Guyana discoveries help give China foothold in region but big spending remains tempered


China National Offshore Oil Corporation (CNOOC) is a minority partner in ExxonMobil’s major oil discoveries in Guyana and the company has nabbed licenses in Mexico’s deep waters, giving China a foothold in the region’s two most exciting frontiers. While CNOOC says it plans to ramp up spending by at least 40 percent in 2018, in general, China’s investments in Latin America aren’t on the scale seen in previous years.

It’s clear that the region’s producers and governments won’t be able to continue relying on a virtually unlimited gusher of oil dollars from China, reports the Petroleum Economist.

Last year, the only major oil-related deal in the region from Beijing was a $5bn oil-backed loan from the China Development Bank to Brazil’s Petrobras. The state-owned company has relied heavily on Chinese financing since the sprawling Carwash (Lavo Jato) corruption scandal made it more difficult and costly for Petrobras to access international capital.

Petrobras aside, there has been a clear retreat from oil-focused deals in Latin America as Beijing shifts the focus of its investments abroad. China’s state-backed banks are now more likely to invest in clean-energy projects. Beijing increasingly sees a strategic opportunity here to become a world leader, especially as the US under President Donald Trump largely ignores the booming international renewables business. Two of China’s biggest state-backed deals in the region in 2017 were to finance a new solar plant in Argentina and a new hydroelectric dam in Peru.

China’s retreat from Venezuela is emblematic of the shift away from oil-focused investment. Caracas was by far the biggest beneficiary of Beijing’s push into the region starting in the 2000s. Venezuela received well over $50bn in oil-for-loans deals from Beijing, while China National Petroleum Corporation and other Chinese producers and oilfield service companies won major contracts in China.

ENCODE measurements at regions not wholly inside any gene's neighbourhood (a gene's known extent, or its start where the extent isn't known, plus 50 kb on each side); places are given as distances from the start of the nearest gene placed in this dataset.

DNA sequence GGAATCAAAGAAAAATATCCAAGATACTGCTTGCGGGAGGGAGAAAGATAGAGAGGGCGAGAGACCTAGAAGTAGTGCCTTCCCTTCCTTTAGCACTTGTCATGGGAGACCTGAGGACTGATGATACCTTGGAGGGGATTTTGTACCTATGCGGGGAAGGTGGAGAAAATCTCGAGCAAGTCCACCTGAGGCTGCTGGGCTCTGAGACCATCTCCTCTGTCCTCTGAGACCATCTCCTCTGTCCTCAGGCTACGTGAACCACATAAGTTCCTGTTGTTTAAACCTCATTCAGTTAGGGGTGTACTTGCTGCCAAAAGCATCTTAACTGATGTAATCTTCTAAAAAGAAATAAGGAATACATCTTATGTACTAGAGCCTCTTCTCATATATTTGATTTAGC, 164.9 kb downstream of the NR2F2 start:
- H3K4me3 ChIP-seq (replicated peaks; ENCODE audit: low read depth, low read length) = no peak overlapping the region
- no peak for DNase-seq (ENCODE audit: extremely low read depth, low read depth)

But the Venezuela bet has backfired on China, which jumped headlong into the country without a clear understanding of the risks it was taking on. While PdV has paid back tens of billions of dollars of the loans through oil shipments, the company’s cash crisis and the country’s broader economic collapse have burned Beijing. The CDB has been forced to ease the terms of the oil-for-loans deals, allowing PdV to reduce oil shipment levels, while Venezuela’s oil industry hasn’t proved the bonanza that China’s investors had hoped. The state-backed companies remain major players in the upstream, though their projects are mostly stalled; but smaller private services companies have quietly exited the country.

Beijing itself has mostly sat on the sidelines as the country has sunk further into crisis. Despite intense lobbying for cash from President Nicolás Maduro’s government, China’s state-backed financiers didn’t extend any new credit to Venezuela in 2017 and issued just $2.2bn in new loans in 2016. The financial taps between China and Venezuela have been shut off.

While China isn’t the major force in Latin America’s oil financing that it once was, the legacy of the investment boom remains. According to the Petroleum Economist, the oil-for-loans deals will ensure a steady supply of Venezuelan, Ecuadorian and Brazilian crude flow to China for years to come. China’s national oil companies, meanwhile, remain important investors in key producing areas, like Brazil’s pre-salt and Venezuela’s Orinoco Belt, where any production recovery will require significant Chinese investment; and Peru’s prolific natural gas fields.